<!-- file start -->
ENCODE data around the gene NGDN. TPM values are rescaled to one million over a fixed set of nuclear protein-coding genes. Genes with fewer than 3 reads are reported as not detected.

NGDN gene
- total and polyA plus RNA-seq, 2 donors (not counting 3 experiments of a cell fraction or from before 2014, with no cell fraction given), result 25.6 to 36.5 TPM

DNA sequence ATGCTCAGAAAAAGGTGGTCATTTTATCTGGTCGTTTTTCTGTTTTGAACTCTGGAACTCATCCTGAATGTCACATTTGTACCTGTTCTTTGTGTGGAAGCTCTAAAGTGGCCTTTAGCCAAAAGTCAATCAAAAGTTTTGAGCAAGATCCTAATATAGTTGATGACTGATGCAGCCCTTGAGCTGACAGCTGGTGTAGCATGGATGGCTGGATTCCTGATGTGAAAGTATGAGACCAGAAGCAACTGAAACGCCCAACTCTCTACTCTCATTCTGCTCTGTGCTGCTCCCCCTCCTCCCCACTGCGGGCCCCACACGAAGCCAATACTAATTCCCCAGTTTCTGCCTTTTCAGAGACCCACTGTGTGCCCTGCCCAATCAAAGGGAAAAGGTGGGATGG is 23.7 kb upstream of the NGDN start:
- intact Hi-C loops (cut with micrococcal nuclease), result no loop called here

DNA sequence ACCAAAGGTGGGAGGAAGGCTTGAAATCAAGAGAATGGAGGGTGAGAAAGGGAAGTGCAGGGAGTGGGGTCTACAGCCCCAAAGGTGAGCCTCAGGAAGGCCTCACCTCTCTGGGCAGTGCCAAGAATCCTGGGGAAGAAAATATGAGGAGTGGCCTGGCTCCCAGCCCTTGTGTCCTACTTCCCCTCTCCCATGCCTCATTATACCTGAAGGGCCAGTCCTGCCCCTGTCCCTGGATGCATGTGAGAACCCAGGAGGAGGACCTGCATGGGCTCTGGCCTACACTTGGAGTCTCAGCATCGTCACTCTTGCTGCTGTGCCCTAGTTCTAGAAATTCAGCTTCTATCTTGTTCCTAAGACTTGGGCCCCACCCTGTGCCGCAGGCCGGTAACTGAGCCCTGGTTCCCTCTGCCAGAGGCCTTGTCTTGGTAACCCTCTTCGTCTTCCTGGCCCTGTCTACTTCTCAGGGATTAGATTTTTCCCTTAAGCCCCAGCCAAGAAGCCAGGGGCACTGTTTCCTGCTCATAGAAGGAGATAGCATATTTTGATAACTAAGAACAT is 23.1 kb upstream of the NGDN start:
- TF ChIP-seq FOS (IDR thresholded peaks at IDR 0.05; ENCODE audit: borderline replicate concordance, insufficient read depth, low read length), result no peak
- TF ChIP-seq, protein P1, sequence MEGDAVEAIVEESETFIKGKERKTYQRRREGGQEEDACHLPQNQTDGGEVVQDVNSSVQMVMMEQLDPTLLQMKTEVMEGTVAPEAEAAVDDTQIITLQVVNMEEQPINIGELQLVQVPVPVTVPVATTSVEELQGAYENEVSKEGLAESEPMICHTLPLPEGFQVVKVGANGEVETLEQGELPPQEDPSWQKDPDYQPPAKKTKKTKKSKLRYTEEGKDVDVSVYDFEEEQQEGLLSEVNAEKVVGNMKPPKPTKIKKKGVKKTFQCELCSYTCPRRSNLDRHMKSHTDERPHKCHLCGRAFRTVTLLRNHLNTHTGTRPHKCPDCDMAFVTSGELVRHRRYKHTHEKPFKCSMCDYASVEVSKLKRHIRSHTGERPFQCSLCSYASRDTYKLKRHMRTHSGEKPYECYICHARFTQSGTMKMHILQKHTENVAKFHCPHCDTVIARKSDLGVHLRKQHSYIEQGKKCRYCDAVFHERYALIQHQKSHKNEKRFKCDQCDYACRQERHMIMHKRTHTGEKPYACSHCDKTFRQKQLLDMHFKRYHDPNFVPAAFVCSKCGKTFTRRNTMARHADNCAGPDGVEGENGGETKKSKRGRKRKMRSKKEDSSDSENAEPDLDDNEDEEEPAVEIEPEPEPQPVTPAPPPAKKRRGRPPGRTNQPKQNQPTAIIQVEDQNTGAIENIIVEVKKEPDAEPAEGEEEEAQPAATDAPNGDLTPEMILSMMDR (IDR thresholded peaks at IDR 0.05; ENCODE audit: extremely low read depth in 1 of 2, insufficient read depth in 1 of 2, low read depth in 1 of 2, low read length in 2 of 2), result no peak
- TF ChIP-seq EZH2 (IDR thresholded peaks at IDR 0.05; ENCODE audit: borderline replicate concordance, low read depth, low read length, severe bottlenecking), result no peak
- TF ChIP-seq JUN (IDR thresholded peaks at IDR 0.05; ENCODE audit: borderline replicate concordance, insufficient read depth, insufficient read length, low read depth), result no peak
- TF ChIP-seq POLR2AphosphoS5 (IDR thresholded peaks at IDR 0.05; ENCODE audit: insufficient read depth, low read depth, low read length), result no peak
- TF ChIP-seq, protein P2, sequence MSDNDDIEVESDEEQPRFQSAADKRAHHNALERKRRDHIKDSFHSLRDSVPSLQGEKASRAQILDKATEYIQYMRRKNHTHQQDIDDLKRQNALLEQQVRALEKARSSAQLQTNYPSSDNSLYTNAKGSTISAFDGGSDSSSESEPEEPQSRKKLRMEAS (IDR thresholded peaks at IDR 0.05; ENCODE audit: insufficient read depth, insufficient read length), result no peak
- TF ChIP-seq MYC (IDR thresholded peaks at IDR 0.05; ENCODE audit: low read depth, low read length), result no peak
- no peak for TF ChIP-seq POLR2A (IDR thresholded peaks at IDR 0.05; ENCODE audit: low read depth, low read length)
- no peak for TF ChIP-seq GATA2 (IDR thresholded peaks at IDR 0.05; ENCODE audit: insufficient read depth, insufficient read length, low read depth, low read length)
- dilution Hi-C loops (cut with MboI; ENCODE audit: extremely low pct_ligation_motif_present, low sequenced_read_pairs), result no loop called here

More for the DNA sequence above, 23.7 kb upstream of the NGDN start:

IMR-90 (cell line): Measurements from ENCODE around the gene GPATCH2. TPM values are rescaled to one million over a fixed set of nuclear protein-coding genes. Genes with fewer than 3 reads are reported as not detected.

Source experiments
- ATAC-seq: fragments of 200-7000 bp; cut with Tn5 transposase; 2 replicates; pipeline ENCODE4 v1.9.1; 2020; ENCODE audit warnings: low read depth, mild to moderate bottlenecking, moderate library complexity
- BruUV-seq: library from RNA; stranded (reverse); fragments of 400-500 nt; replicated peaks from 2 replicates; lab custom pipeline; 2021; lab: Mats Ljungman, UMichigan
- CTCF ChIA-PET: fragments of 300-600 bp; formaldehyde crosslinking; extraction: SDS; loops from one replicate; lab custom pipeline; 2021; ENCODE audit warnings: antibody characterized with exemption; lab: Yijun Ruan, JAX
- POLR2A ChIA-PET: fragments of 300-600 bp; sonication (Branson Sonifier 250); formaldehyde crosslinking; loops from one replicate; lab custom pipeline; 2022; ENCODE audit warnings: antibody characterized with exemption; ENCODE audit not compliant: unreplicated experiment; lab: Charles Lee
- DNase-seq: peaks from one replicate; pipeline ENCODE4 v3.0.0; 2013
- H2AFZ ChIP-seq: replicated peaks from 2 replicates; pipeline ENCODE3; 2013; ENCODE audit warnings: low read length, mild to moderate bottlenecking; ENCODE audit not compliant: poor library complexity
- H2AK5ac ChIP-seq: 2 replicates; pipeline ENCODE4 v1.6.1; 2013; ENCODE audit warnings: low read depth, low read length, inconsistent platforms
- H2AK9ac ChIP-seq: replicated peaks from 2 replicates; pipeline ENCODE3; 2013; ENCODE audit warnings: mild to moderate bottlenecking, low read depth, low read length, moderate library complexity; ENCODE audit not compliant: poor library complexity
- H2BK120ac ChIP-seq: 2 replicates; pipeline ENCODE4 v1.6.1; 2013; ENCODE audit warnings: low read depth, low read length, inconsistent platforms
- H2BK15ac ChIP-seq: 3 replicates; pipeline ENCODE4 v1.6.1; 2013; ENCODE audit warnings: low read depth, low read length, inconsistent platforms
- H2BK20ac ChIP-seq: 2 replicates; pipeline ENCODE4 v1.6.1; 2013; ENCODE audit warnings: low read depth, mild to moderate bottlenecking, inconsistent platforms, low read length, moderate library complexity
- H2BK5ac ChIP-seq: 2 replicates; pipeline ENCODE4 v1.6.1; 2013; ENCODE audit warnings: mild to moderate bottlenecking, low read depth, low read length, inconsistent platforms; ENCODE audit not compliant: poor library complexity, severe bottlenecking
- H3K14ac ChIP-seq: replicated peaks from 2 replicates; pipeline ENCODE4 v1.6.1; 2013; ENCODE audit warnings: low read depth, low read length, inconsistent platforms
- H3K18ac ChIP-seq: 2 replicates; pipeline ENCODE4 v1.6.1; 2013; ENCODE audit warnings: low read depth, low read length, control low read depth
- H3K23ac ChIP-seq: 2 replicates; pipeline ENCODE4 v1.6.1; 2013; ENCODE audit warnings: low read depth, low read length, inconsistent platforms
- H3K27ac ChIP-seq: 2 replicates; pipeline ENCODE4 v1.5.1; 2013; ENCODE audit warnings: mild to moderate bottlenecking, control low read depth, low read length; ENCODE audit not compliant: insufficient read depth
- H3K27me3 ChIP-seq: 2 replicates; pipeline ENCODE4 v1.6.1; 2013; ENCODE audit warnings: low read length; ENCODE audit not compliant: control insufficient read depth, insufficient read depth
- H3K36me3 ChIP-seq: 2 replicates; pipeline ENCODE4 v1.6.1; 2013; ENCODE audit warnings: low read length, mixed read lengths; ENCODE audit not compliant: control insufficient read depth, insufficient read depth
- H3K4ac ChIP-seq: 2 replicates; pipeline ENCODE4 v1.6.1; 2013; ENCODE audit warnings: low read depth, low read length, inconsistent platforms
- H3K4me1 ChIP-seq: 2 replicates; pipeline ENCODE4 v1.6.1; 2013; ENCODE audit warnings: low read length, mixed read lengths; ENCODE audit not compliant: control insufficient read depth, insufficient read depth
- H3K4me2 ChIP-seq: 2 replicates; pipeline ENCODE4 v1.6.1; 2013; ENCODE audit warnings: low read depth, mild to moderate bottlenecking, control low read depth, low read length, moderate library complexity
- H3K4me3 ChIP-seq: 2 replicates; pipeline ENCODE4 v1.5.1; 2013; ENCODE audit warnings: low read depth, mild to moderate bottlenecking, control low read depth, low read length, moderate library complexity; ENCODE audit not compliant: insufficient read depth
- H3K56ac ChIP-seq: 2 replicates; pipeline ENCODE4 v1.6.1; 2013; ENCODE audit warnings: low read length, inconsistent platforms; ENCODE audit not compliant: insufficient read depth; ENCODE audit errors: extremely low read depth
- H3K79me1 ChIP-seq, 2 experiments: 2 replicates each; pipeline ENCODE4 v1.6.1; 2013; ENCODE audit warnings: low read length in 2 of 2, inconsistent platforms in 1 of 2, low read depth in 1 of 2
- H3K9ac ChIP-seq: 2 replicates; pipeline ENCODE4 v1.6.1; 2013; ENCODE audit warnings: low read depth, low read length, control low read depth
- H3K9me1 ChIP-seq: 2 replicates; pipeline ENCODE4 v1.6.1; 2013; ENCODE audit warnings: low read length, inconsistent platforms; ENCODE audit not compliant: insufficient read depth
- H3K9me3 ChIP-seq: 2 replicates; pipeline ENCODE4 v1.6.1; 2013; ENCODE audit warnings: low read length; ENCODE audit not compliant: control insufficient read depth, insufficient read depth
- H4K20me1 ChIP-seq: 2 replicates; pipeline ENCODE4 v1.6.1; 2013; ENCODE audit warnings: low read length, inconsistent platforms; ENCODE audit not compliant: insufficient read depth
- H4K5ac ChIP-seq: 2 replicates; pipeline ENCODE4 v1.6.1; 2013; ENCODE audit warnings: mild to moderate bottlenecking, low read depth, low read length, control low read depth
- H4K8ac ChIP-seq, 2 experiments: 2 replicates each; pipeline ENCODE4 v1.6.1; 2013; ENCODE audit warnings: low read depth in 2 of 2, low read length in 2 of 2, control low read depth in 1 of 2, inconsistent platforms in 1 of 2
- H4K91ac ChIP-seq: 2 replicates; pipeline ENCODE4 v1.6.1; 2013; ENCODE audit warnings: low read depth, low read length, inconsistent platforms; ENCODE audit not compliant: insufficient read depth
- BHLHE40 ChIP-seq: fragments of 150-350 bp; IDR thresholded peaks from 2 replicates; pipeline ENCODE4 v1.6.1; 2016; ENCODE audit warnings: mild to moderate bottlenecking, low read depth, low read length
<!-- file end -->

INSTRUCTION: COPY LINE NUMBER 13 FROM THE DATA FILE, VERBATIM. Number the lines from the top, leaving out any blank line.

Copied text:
- TF ChIP-seq MYC (IDR thresholded peaks at IDR 0.05; ENCODE audit: low read depth, low read length), result no peak